Posted in Car Accidents on February 26, 2014
If you have been in an automobile accident, you not only have pain and disability from your injuries, you also have damage to your car.
If the accident was entirely the fault of the other driver, that driver’s insurance company is responsible for your repair costs. Unfortunately it often takes the other driver’s insurance company days or even weeks to evaluate the claim and accept responsibility. Therefore, you may not get your car repaired in a timely manner.
Making a claim on your own insurance is often the fastest way to get your car repaired. You may have to pay a deductible, but you should get this back from the other driver’s insurance company. Call your insurance company so they can have their adjuster inspect the car or so they can give you the name of an approved repair shop where you can get an estimate. If you know and trust another repair shop you should also get an estimate from them. The insurance company cannot force you to go to their repair shop, but they can make it more difficult for you if want to use a repair shop that they do not approve. If there is a large difference between the amounts of the estimates, have their mechanic explain the difference to you.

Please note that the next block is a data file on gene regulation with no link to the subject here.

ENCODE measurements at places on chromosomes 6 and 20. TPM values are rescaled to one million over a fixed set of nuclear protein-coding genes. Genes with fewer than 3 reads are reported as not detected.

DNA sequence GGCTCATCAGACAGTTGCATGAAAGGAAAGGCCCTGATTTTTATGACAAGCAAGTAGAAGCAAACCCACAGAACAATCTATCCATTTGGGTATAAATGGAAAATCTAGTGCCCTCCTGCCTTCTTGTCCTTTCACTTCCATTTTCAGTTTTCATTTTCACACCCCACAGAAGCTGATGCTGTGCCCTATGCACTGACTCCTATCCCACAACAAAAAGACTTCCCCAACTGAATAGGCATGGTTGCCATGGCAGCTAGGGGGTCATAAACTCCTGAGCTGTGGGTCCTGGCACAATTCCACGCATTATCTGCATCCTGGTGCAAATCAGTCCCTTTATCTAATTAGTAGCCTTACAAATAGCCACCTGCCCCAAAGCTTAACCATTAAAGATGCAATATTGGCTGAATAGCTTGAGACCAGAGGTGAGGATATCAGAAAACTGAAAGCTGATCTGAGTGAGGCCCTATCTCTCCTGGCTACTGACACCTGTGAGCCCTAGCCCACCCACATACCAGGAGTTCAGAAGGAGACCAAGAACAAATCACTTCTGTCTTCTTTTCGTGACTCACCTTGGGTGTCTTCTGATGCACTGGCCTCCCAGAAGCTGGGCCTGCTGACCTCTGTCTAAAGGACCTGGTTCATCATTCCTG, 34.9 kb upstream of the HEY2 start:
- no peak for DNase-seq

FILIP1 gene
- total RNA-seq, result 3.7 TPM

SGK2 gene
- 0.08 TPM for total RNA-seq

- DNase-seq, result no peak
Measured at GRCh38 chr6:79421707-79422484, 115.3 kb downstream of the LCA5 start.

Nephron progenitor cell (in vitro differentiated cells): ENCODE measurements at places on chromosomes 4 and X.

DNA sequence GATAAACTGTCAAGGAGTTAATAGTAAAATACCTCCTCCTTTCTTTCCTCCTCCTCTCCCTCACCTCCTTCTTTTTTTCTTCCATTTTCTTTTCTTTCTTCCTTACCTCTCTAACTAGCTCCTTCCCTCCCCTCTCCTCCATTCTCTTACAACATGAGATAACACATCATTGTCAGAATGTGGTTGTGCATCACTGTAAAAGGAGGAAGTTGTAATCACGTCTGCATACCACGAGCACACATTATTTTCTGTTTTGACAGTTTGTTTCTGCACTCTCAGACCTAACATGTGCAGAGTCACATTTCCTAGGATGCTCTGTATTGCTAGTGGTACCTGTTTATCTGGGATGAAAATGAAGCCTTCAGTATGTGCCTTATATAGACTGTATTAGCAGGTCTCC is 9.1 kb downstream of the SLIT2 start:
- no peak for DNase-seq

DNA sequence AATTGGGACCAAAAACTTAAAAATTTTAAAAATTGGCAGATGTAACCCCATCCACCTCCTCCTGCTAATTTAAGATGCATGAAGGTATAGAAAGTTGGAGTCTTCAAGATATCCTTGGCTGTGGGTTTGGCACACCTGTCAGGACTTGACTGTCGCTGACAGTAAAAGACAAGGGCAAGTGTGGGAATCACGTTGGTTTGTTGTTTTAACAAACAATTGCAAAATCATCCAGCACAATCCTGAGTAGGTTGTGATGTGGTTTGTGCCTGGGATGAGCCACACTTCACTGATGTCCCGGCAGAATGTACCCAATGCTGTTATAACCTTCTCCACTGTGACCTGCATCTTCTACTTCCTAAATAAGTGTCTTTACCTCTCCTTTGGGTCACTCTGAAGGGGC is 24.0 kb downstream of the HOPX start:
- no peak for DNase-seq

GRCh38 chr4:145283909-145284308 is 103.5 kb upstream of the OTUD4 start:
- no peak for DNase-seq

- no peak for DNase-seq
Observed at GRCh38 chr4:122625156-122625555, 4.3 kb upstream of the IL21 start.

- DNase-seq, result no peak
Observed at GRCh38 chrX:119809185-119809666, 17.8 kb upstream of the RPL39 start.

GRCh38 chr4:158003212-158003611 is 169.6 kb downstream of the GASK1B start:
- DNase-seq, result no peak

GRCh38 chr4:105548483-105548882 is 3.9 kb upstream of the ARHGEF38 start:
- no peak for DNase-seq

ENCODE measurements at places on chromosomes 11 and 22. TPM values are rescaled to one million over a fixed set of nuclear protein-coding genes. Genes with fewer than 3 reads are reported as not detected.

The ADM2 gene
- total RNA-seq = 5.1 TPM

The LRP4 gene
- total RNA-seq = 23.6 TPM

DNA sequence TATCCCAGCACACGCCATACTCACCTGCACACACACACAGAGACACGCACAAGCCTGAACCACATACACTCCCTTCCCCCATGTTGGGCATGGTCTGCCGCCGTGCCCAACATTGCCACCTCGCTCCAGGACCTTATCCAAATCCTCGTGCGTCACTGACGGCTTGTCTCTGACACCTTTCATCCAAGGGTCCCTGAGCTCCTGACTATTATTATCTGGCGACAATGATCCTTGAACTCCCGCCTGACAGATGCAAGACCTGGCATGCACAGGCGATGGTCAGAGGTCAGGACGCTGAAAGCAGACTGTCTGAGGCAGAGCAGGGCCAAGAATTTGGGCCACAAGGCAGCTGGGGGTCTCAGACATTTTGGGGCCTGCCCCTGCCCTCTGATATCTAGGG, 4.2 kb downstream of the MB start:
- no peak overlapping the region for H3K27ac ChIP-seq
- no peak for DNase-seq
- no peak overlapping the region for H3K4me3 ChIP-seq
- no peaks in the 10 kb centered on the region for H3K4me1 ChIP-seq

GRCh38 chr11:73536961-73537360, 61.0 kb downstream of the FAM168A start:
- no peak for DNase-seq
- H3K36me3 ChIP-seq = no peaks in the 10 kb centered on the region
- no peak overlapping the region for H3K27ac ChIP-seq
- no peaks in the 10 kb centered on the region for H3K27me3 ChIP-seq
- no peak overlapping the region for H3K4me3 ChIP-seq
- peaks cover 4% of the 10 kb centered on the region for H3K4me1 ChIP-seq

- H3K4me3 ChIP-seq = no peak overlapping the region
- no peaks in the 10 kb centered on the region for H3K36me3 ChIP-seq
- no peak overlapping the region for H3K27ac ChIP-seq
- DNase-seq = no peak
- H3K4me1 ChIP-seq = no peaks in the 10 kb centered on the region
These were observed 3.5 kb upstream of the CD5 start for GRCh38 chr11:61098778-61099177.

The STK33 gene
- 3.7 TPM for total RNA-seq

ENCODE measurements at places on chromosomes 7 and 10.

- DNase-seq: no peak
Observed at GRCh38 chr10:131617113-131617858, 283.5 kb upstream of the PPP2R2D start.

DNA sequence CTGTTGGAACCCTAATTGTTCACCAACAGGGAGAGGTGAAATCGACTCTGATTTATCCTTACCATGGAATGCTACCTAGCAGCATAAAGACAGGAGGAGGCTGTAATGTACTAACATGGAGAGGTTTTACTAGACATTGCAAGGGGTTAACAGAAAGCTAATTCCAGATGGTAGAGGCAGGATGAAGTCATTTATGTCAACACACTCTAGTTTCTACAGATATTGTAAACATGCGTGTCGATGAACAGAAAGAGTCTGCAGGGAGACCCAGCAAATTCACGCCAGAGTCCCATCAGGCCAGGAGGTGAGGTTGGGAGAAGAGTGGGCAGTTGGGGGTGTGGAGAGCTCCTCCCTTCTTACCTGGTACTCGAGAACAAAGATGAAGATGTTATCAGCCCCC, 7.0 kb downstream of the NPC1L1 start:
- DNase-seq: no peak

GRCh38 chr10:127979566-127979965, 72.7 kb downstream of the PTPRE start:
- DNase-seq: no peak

If the repair shop finds more damage while making repairs, ask the shop to call your insurance company so they can clear the extra cost before making the repairs.
You may also be responsible for any rental car expenses during the time your car is being repaired. Check to see if your insurance company covers the cost of renting a car. If you don’t have this coverage the other driver’s insurance company should repay you for this expense, although they may not pay you quickly. Insurance companies often argue about the amount of time a rental car is used, so be sure to follow up with the body shop to make sure your car is repaired as soon as possible.
If the repair costs for your car are more than the “fair market value” of your car, the insurance company will consider your car to be “totaled,” meaning a total loss. Sadly, sometimes the fair market value of your car does not take into account the fact that your car may have new tires, be exceptionally clean, or otherwise be in good condition. The insurance company will only pay the repair costs or the fair market value of your car, whichever is less. When your car is considered to be “totaled,” you can accept the loss value of your car less the salvage value and keep your car, or you can accept the total loss value and sign the car over to the insurance company.
Although your attorney usually only represents you for your bodily damages, at Koch and Brim we can also help you get your car repaired or replaced. We may be able to get the other driver’s insurance company to pay for the repairs directly, without your insurance company being involved. Please call us for a free consultation.